John Allen is right. In his Easter column at Crux, he says the Vatican can’t blame the media for “spin cycles” around Cardinal Giovanni Angelo Becciu, to whom Pope Francis paid a surprise visit on Holy Thursday, setting off a flurry of speculation in the press that turned into a blizzard when official Vatican communications sources refused to confirm the news.
In case you’re having trouble placing Becciu: His Eminence resigned from his position as Prefect of the Congregation for the Causes of Saints last year – after more than a year under increasingly intense public scrutiny – and Pope Francis stripped him of his rights as a cardinal, apparently over founded suspicion of financial impropriety.
Cardinal Becciu denies wrongdoing, and – we are promised – an investigation is underway.
When the Vatican took to friendly outlets to communicate the pope’s consternation at “media instrumentalizations” of the visit – variously interpreted on a spectrum ranging from rehabilitation of a fellow unjustly accused to mere pastoral solicitude for a suffering man – the collective eyeroll in the press corps was visible from orbit.
“If you stand on a balcony and chuck a brick over the side, and that brick ends up hitting somebody in the street,” Allen observed, “it’s no defense to blame the law of gravity.”
What we know about Holy Thursday: Pope Francis went to see a guy who has lost his cushy curial job and has been living under a cloud of suspicion; he celebrated a private Missa in coena Domini – not just any Mass, but the one that proves par excellence the public character of liturgy as such – with the cardinal in his private chapel, less than two weeks after telling literally every other cleric and member of the faithful in the world they can’t celebrate “private” Masses in the basilica shrine of the prince of the apostles.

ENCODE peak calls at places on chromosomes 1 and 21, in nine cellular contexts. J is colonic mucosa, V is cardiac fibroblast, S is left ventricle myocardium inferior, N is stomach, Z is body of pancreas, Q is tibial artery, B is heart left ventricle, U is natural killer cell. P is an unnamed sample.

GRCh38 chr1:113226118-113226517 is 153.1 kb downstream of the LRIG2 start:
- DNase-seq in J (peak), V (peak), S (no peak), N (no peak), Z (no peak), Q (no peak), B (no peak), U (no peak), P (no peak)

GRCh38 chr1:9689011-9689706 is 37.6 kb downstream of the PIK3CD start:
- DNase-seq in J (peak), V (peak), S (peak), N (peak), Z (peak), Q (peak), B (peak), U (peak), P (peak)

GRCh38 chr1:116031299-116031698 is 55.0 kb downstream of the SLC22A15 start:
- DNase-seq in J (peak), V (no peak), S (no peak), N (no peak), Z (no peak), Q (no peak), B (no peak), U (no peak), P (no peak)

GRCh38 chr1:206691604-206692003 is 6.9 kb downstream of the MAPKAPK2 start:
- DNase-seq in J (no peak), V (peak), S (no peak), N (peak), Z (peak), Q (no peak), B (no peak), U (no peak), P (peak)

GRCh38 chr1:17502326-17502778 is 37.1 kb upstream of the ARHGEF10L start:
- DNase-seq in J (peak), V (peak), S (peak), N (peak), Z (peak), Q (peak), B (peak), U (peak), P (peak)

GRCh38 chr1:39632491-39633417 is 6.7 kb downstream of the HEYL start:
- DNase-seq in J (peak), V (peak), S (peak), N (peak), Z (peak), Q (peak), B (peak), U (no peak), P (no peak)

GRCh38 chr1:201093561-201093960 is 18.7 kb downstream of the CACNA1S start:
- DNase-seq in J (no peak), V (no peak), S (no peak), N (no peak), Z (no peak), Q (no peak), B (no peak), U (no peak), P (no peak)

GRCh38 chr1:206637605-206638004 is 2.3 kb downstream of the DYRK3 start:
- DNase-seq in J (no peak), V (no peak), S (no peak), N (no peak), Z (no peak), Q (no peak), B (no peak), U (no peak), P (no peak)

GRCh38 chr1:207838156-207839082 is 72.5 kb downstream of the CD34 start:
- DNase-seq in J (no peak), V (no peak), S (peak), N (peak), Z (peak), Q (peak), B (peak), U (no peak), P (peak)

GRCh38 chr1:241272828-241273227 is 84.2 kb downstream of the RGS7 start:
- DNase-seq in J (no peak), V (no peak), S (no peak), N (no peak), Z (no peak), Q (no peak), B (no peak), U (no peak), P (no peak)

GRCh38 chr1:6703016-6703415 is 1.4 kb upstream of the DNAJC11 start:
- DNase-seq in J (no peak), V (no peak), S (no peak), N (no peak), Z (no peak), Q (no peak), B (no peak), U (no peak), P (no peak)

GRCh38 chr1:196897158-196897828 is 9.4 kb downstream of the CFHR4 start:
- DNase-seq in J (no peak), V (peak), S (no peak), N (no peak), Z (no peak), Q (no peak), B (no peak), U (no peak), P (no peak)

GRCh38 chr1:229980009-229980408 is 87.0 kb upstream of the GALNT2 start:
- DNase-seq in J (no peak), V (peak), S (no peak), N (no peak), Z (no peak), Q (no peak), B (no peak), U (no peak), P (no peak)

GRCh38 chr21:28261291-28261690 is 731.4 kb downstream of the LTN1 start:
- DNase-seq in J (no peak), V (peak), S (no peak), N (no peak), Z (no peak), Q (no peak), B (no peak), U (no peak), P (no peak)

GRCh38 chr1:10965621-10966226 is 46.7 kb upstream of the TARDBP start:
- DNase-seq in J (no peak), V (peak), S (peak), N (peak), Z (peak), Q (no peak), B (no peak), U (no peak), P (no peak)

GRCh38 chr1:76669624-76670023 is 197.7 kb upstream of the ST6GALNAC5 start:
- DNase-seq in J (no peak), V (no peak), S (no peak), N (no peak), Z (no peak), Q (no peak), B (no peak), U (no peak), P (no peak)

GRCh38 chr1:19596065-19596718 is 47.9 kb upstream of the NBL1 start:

Apostolica sedes a nemine iudicatur, and all that, but still, I mean … c’mon.
The visit to Becciu on Holy Thursday was 1) going to get out, by hook or by crook and 2) going to make waves. Pope Francis could have been in front of the story with an official statement and thus kept control of the inevitable narrative. He has his reasons for not doing that, one supposes. By refusing to say why he did what he did, he has forfeited the right to complain about the speculation regarding either the visit or his motives for it.
Compounding the absurdity of the situation, Vatican News – an official outlet – published a late news brief on the visit under an editorial by-line, with a bottom-line qualification: “This was a private engagement on the Pope’s part and there is as of yet no official confirmation.” Ladies and gentlemen, we’re through the looking glass.
Talking about it with Allen on Monday morning – tune in to Crux of the Matter on Sirius XM’s Catholic Channel at 7pm EDT to hear us chew the fat over it – I wondered aloud whether the guys calling the shots in comms have any respect for themselves.
When it comes to stepping on their own message, neither the pope nor the Vatican has need of the press corps’ help.
Whether it was Benedict turning a 2009 visit to Cameroon and Angola into a referendum on the Church’s condom policy, or Francis turning his 2019 visit to Mozambique and Madagascar into a debate over where the next schism will start, or — the world heavyweight champion of communications disasters for nearly a decade — the botched announcement of the lifting of SSPX bishops’ excommunications (also 2009), neither popes nor flacks in the Vatican need any assistance from the scribblers.
This time, it’s different.
When Cardinal Ouellet wrote an open letter responding to Archbishop Viganò, into which he which he snuck confirmation of certain pertinent facts and gave away the store on the existence of a “gay lobby” in the Roman Curia, it was trolling.
When the director of the Vatican press office, speaking at the largest international gathering of ecclesiastical leaders ever assembled to address the abuse and coverup crisis in the Church, refused to say whether a credibly accused Vatican official was still in his job, it was of a piece with the management of the whole affair.
When the Vatican first had no complaint against Bishop Gustavo Zanchetta until they did, then suspended him only to invite him on the curial retreat, then gave him a note saying they needed him on the job from which he was suspended, then went silent, there was a sort of shrug to say — basically — ok, so, that’s how it’s going to be.
When official sources refused to confirm whether Francis had been exposed to a deadly virus or reveal the identity of a Vatican official who had tested positive for a highly contagious and deadly disease he had carried into the Apostolic Palaceresidence abode, it was par for the course.